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Baleful legacies of Babangida



Nigerian youths below 28 years of age, the target of General Babangida’s last week Arise interview designed to whitewash his soiled image need to know the truth. They need to be informed that Babangida, the evil genius, was chased out of office by the media that created him for betraying the country with his annulment of the most credible election in our nation’s history won by his friend, MKO Abiola. The youths need to know that their current travails stemmed from Babangida’s misguided socio-economic and political policy thrusts. The youths, our future, must understand our nation itself is a victim of a misadventure of a military not trained to manage society but in the words of Robin Luckman “marched out on a straight path towards their vision of good society, a vision that became more elusive the closer they came towards it”.


While it was true that the politicians as new inheritors of power undermined our constitution after independence, it was our politicized military that destroyed the superstructure, replacing it first with a unitary system through Decree 34 of 1966 and later the current federal constitution that is anything but federal. Then confronted with crisis of nation-building, they plunged the nation into a civil war. And instead of addressing the fundamental source of social dislocation after the war, they waged war against institutions of society including, the universities, bureaucracy and the press. In pursuit of their blurred vision, they embarked on military social engineering efforts such as National Youth Service Corps, (NYSC), establishment of unity schools and quota system of admission into federal schools and into the bureaucracy which are mere symptoms of our unresolved national question.


On corruption, Babangida says he and his colleagues that fraudulently claim they “sacrifice their present for our future” are saints when compared to what is happening under a democratic dispensation where “today, those who have stolen billions and are in court are now parading themselves on the streets.” Babangida probably thinks Nigerians suffer from collective amnesia. If we are, President Buhari recently reminded us that it was Babangida who pardoned those he imprisoned for corruption in 1985, returned their loots and then forced him to take the place of the freed thieves in prison for three and half years.


With characteristic conceit and deceit of Shaka the Zulu, his hero, he says the 2023 presidential candidate must be someone who understands Nigerians and with wide appeal across the nation. But Nigerians remember that when his decreed parties and option A4 experiment unexpectedly threw up an MKO Abiola who secured votes from all states of the federation including Kano where he defeated Tofa, his opponent in his state, Babangida annulled the election.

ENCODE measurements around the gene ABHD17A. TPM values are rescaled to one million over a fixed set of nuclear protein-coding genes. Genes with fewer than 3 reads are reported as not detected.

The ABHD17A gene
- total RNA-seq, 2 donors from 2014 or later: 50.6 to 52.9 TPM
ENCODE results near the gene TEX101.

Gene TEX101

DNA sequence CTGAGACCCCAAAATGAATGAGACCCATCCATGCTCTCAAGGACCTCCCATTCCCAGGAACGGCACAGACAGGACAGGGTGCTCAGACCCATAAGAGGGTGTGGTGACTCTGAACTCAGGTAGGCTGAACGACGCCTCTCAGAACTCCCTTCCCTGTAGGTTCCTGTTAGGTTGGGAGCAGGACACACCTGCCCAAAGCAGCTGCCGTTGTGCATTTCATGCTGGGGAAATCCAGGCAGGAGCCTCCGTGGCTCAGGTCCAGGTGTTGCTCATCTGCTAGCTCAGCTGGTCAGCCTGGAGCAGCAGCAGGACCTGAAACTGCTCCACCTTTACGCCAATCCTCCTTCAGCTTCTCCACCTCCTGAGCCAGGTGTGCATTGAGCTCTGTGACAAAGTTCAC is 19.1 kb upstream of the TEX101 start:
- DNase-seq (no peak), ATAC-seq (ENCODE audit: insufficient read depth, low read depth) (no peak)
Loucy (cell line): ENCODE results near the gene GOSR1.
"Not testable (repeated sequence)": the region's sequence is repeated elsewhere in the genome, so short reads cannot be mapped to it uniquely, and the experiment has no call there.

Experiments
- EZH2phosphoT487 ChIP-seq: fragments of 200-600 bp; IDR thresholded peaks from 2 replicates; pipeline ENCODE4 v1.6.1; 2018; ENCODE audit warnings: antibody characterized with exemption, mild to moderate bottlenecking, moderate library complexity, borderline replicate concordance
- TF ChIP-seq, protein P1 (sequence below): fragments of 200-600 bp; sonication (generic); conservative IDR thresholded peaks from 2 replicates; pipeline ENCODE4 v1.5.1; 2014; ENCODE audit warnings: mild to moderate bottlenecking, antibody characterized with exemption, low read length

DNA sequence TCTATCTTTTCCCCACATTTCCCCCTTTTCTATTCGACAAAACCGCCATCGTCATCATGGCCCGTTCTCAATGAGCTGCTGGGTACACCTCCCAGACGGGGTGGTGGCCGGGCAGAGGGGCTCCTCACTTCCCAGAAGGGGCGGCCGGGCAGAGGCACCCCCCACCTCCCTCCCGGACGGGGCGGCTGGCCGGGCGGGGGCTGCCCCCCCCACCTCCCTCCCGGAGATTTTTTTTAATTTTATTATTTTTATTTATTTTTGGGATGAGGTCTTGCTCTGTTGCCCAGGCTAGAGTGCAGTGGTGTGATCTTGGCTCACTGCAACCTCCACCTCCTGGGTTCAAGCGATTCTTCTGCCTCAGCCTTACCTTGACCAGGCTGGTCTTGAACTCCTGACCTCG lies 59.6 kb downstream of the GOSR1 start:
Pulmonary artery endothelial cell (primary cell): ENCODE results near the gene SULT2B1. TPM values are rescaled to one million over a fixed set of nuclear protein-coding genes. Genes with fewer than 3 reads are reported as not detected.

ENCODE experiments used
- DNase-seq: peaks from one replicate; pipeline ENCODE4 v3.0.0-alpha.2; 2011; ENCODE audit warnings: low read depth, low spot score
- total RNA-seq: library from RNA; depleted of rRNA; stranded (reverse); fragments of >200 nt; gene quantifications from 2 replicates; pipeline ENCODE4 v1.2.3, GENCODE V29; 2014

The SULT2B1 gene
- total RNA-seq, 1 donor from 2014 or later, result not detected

He says he always stand by his friends but Nigerians still remember how his friend and best-man, Mamman Vatsa, the poet was killed on allegation of a phantom coup despite the pleading by Chinua Achebe, Wole Soyinka and other Nigerian patriots.


Babangida in the said interview, dismissed by Afenifere as ‘a sour taste in the mouth’ also inflicted more injuries on the nation with his hypocritical comment on Nigeria’s divisive issues of politics including restructuring, fiscal federalism and rotational presidency. Any Nigerian elder statesman that wishes Nigeria well will not say that with our current dysfunctional structure, adoption of market economy that works only for a few and a presidential system that ignores our diversity and Nigerian unity “are settled issues that we shouldn’t be talking about now”.


The travail of the naira started with Babangida and his economic whiz kids- Chief Olu Falae and Dr. Kalu Idika Kalu. The duo insisted on what they called “the inevitable large scale programme of devaluation” despite reservation by the then World Bank Jaime de Millo and Ricardo Fari of Johns Hopkins University who maintained that the wholesale devaluation of our naira would not help our situation. The experts were vindicated when what was called ‘first tier rate’ which was N2.80 to $1 in 1986 had by November 1990 moved up to N10.75 kobo to the dollar.


Babangida’s economic whiz-kids who insisted there was no alternative to SAP assured Nigerians that “SAP will encourage the elite that have stolen our money and transferred them to foreign banks, to bring them back to re-invest”. But those who brought their money back chose the banks that guaranteed more interest and snubbed the manufacturing sector since SAP brought with it IMF conditionalities that mandated us to open our market to importation of anything under the sun, reducing us in the process to net importer of the labour of other societies while our own youths roam the streets.


It was not long that our car and truck assembly plants in Lagos and Kaduna, Ibadan and Bauchi and automobile supporting industries like battery, glass, tyre, brake pads plants collapsed. The flooding of our market with electronics, textiles, shoes, sanitary wares, electric cables, furniture and pharmaceutical products among others, finally sounded the death knell of our own budding manufacturing industries that had guaranteed stable exchange rate.

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